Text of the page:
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CAA Says Watchkeeper Controlled Airspace Flight Was Isolated Event

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CAA Claims Watchkeeper Controlled Airspace Flight Was Isolated Event (excerpt)

(Source: FlightGlobal; posted Oct 21, 2015)

By Beth Stevenson


LONDON --- The recent flight of a Thales Watchkeeper in controlled airspace in Wales was simply “a one-off”, and a lot more work must be done before unmanned systems of its size can routinely fly through national airspace, the UK Civil Aviation Authority (CAA) says.

The unmanned air vehicle (UAV) flew under the jurisdiction of air traffic control for the first time on 30 September for a sortie of 1h in Wales. The flight took place under the Civil Airspace Integration of remotely piloted aircraft system in Europe effort, which is part-funded by the Single European Sky ATM Research joint undertaking.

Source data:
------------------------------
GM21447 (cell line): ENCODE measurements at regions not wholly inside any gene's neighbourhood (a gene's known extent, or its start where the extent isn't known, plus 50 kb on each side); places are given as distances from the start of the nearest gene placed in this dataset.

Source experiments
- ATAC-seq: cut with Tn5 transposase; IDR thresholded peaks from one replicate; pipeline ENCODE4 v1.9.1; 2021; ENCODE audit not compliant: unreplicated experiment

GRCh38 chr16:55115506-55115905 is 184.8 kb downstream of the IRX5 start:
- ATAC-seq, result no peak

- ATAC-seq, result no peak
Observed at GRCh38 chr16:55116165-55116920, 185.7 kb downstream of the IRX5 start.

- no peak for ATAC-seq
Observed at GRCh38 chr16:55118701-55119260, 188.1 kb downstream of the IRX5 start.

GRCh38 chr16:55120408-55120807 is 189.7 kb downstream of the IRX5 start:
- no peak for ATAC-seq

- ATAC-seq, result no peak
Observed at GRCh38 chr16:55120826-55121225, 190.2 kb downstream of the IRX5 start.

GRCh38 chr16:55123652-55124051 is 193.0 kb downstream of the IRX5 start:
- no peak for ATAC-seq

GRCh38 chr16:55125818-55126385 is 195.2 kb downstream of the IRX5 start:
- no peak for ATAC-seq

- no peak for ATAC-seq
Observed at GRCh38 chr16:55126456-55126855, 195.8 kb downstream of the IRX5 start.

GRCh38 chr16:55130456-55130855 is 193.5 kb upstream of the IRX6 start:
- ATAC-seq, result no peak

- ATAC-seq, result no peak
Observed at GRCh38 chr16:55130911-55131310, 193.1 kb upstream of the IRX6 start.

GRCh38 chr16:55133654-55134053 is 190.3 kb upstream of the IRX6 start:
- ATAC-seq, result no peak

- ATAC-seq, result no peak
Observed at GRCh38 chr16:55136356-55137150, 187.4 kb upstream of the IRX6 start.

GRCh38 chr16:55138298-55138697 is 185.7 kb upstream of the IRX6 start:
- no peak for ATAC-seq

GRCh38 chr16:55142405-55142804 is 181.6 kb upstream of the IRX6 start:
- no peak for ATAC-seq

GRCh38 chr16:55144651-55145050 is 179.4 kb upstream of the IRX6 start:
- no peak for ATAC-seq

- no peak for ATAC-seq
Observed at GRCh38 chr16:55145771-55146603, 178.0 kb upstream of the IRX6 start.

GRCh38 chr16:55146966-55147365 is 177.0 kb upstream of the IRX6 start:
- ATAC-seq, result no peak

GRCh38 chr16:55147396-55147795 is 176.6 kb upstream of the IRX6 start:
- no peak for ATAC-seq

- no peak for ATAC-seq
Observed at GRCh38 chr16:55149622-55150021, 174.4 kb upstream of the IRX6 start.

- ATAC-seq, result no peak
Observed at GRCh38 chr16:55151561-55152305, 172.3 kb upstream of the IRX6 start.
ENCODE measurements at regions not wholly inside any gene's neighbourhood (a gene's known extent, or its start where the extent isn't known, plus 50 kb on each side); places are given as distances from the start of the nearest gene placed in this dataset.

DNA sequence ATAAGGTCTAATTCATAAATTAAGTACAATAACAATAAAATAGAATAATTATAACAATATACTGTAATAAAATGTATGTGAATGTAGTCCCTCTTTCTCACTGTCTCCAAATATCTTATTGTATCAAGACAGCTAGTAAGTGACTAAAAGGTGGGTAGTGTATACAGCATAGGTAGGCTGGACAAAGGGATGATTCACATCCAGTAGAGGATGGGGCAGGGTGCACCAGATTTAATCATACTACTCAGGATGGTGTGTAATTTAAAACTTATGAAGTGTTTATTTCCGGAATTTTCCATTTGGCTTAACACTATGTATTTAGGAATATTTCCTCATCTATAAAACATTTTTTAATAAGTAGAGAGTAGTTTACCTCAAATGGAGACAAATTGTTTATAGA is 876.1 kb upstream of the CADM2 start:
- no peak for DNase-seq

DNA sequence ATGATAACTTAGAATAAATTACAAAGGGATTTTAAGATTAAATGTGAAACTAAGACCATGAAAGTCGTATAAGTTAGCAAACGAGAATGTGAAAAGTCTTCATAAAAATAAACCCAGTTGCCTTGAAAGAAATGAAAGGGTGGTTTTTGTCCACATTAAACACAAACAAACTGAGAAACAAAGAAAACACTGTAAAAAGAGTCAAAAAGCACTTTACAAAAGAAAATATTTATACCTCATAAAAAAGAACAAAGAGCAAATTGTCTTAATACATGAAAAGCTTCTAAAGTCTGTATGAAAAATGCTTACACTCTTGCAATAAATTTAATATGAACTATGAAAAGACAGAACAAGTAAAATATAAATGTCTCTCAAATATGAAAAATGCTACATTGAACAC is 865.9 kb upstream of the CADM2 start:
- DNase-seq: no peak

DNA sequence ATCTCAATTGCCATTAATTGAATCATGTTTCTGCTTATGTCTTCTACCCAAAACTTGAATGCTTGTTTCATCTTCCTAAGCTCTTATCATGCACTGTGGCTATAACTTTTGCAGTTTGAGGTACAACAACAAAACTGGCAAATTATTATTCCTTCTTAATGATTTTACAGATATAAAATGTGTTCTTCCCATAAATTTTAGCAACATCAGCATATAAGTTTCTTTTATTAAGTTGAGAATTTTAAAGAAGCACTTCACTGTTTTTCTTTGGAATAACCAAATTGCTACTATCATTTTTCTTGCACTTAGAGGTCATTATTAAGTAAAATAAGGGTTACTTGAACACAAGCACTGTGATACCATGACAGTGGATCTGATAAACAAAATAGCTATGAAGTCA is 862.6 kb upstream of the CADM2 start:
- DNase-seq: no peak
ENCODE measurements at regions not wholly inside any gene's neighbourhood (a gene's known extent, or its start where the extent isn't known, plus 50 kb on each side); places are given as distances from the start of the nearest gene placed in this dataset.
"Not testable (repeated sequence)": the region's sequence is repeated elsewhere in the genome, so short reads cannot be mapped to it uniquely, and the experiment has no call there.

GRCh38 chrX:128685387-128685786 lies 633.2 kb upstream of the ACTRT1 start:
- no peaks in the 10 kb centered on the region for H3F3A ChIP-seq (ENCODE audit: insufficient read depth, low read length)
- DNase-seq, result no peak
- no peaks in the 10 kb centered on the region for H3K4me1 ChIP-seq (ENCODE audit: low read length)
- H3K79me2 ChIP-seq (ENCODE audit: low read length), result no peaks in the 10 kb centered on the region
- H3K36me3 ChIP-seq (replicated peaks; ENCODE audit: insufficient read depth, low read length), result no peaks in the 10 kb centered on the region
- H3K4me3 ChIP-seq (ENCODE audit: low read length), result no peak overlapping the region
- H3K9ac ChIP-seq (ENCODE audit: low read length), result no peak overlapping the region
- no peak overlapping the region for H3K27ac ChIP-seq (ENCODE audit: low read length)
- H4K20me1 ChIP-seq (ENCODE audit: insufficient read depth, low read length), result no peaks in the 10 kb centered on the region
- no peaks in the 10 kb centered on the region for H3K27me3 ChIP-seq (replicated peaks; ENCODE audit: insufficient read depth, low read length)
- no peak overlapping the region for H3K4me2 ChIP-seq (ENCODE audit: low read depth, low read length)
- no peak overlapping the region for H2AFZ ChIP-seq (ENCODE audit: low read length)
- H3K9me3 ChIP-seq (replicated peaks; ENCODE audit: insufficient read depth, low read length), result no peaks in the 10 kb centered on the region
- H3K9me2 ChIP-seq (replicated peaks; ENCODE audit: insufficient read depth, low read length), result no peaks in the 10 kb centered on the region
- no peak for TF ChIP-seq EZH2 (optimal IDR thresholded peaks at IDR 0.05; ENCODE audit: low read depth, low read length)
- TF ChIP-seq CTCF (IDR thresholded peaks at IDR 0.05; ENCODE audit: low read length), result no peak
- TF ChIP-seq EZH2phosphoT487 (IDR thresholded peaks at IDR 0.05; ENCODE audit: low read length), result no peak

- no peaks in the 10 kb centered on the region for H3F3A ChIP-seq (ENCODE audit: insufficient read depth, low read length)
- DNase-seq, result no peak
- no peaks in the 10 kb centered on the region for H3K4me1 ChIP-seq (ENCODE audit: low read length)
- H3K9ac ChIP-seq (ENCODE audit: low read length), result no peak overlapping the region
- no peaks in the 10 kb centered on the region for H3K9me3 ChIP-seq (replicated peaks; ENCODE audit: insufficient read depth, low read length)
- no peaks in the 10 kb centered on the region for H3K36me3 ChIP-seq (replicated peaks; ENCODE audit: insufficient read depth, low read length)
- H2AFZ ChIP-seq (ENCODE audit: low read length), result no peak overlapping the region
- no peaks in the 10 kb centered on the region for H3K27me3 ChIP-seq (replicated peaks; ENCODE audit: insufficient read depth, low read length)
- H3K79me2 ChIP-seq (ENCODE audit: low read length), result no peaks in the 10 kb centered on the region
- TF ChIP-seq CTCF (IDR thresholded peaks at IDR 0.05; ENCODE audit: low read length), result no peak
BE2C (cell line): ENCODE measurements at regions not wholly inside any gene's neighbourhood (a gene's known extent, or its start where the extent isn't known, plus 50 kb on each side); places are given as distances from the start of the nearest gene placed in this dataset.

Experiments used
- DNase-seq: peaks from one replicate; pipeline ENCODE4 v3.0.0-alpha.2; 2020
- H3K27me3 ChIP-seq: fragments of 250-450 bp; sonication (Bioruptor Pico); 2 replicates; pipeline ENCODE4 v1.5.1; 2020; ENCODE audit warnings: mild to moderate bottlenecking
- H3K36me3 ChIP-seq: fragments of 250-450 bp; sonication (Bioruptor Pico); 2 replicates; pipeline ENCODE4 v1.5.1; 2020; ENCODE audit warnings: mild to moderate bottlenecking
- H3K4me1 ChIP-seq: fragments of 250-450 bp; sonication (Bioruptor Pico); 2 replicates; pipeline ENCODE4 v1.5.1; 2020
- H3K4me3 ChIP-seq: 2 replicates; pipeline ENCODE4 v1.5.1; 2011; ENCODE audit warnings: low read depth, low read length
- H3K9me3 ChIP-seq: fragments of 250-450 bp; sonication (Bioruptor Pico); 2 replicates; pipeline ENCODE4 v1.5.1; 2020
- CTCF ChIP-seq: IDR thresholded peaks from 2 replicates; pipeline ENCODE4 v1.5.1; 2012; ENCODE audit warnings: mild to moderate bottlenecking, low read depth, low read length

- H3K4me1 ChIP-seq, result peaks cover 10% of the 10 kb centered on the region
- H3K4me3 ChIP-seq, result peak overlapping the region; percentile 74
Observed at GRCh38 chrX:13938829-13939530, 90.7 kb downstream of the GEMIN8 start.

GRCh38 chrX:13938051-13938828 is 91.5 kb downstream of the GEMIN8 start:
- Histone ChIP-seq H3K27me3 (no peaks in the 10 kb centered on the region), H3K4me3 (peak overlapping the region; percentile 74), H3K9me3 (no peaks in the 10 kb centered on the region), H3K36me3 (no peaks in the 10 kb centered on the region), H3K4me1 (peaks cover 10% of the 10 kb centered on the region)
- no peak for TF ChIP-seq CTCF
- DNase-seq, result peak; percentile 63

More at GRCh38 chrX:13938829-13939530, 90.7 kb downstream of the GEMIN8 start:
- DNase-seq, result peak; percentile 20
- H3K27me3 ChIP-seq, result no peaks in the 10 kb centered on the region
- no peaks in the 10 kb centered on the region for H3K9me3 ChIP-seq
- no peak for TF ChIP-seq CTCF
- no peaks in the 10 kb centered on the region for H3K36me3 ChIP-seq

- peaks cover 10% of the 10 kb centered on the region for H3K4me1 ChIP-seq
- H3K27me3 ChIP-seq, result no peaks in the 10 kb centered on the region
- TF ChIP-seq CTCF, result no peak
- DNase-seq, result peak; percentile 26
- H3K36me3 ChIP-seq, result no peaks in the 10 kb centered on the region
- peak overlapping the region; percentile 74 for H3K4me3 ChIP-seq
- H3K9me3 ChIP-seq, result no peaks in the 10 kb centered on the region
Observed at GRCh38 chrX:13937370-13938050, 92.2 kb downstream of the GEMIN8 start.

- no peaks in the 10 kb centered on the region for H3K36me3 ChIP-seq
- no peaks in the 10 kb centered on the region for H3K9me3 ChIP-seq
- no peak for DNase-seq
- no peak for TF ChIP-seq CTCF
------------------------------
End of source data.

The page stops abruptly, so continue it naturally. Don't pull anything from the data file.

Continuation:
However, Gerry Corbett, the CAA’s programme lead for UAVs, told the Commercial UAV Show in London on 20 October that it was only a demonstration, and a lot of planning and funding was required in order for the British Army aircraft to be permitted to carry out the sortie.

“It doesn’t mean that Watchkeeper is now routinely flying through controlled airspace,” Corbett says. “This was after all a military aircraft with ‘army’ written down the side.”

Watchkeeper is certified to fly in controlled airspace, but Corbett noted that its single engine would prevent this being a routine operation for safety reasons: “As soon as that engine fails, it would drop out of the airspace.” (end of excerpt)


Click here for the full story, on the FlightGlobal website.

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